SALT - Motzaei Shabbat, March 17, 2018

  • Rav David Silverberg
 
            The Torah in Parashat Tzav presents a number of halakhot relevant to the consumption of sacrificial meat, distinguishing in this regard between the various kinds of sacrifices.  The basic rule that applies is that sacrifices classified as kodashei kodashim, which are consumed only by the kohanim, may be eaten only throughout the night following the day of their offering.  For example, a kodashei kodashim offering which was sacrificed on Sunday may be eaten (on the level of Torah law) until daybreak Monday morning.  The lower category of sacrifices, kodashei kalim – those sacrifices whose meat is shared by the kohanim and the person bringing the offering – may be eaten also the following day.  Such a sacrifice which was offered on Sunday may be eaten until sundown Monday afternoon.  The exception to this rule is the korban toda – the thanksgiving offering.  Although this sacrifice is generally treated as kodashei kalim, its meat may be eaten only through the night following the offering, and not the next day.  (See 7:15-16.  We do not discuss here the korban pesach, which is classified as kodashei kalim but is exceptional in several respects.)
 
            The Mishna in the beginning of Masekhet Berakhot (2a) teaches that the Sages enacted a safeguard regarding the consumption of kodashei kodashim (and the toda), requiring that it be eaten only until chatzot (midnight as defined by Halakha).  Although Torah law permits eating the meat until daybreak, Chazal enacted a provision prohibiting eating the meat of these sacrifices beyond chatzot, fearful that otherwise the people might continue eating the meat past daybreak, in violation of the Torah’s command.
 
            Tosafot, in Masekhet Zevachim (57b), raise the question of why no such safeguard was enacted with regard to the other sacrifices – those that the Torah allows eating until sundown the following day.  Chazal permitted eating these sacrifices throughout the entire following day, as the Torah allows, without instituting an earlier deadline as a safeguard.  Why did they find it necessary to enact a safeguard regarding those sacrifices with a shorter deadline – requiring that they be eaten only until chatzot, and not through the night – but not regarding those sacrifices which the Torah permits eating the entire next day?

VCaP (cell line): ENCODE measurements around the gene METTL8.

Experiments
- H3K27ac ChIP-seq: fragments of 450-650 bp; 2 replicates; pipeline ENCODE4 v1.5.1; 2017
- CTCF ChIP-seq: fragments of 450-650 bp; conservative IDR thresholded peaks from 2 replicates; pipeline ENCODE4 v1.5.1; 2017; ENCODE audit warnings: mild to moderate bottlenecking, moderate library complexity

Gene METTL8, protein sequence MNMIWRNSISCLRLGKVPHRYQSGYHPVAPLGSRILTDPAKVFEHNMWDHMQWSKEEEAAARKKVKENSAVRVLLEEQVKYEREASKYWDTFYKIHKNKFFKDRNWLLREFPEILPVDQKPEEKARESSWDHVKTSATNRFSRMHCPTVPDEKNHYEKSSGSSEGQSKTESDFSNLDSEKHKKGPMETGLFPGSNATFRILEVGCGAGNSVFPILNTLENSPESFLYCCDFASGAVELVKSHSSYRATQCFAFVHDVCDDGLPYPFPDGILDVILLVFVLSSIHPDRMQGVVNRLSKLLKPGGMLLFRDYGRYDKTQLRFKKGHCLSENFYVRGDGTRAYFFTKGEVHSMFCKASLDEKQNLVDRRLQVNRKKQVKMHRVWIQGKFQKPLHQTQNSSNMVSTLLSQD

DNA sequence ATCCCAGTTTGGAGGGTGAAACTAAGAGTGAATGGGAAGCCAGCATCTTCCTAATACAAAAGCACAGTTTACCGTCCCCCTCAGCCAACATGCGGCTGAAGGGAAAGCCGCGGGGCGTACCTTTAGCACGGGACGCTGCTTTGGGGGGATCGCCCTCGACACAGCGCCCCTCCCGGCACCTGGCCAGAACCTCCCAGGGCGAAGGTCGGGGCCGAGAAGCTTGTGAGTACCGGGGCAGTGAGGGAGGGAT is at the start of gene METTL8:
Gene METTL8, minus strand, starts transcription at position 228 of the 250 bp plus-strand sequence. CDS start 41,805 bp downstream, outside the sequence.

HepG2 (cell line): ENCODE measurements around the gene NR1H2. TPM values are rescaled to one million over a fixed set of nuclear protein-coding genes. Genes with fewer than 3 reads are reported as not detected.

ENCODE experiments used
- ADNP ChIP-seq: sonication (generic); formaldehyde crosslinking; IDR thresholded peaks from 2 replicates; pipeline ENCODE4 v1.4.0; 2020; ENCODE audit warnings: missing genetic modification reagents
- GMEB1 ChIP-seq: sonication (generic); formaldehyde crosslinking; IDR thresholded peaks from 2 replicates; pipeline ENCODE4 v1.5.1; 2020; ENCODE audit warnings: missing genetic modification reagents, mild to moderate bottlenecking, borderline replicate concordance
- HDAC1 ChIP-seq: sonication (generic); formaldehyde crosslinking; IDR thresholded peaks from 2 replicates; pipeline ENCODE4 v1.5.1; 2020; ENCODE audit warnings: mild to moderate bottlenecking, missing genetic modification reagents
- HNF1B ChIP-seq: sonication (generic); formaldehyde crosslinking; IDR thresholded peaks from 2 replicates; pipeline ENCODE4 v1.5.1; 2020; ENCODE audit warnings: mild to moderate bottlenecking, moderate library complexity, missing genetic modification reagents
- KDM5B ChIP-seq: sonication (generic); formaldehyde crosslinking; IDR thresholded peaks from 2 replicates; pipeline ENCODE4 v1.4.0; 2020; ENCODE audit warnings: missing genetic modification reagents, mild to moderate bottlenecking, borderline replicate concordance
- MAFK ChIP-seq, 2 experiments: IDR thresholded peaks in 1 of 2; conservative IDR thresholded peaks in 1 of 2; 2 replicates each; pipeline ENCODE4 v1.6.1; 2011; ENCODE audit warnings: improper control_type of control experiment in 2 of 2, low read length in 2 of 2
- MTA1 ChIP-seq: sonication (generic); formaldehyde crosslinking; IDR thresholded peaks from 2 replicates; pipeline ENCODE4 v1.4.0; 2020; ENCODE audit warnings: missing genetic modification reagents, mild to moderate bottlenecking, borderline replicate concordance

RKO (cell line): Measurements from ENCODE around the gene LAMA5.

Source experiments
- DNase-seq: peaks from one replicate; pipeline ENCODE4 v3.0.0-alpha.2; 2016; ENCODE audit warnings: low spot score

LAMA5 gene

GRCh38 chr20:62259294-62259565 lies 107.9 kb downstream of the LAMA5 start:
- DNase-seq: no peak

Tosafot answer that the advent of sundown is more obvious than the advent of daybreak.  The darkening of the afternoon sky is sensed more readily than the brightening of the nighttime sky, and therefore Chazal felt there was greater risk of people missing the daybreak deadline than there was of people missing the sundown deadline.  For this reason, they enacted a safeguard regarding those sacrifices whose Biblically-assigned deadline is daybreak, and not for those sacrifices whose Biblically-assigned deadline is sundown.
            On a symbolic level, Tosafot’s explanation might perhaps reflect a deeper psychological observation regarding a type of innate pessimism that plagues many people.  Many of us sense the onset of “darkness” more readily than we do the onset of “light.”  When we enjoy “daylight” – general stability and happiness – we are very attuned to signs of “darkness,” and sensitive to minor problems and hardships.  But at “nighttime,” during life’s difficult and painful periods, we do not easily see the “light.”  We tend to remain negative until the sun shines brightly, until the problem is completely solved, rather than appreciating the glimpses of light that appear on the horizon.  This is in contrast to periods of joy and good fortune, when we tend to instantly discern and worry about any “darkening” that begins to unfold.
 
            Symbolically, then, Chazal’s enactment represents the special effort that we need to make to take note of the “brightening skies” in times of darkness.  Knowing that we so often focus on the “darkness” of our lives and fail to appreciate the rays of “light,” Chazal moved up the deadline for eating sacrifices from daybreak to chatzot, urging us to anticipate “morning” even in the middle of the “night.”  When we find ourselves mired in the darkness of hardship, we should direct our eyes towards the eastern sky and search for the rays of light that will assuredly appear at one point or another.  Even in the middle of the “night,” as we struggle with adversity and challenge, we can and should try to notice and appreciate the “light” of hope for a better future, and trust that the current period of “darkness” will eventually give way to the “light” of happiness and good fortune.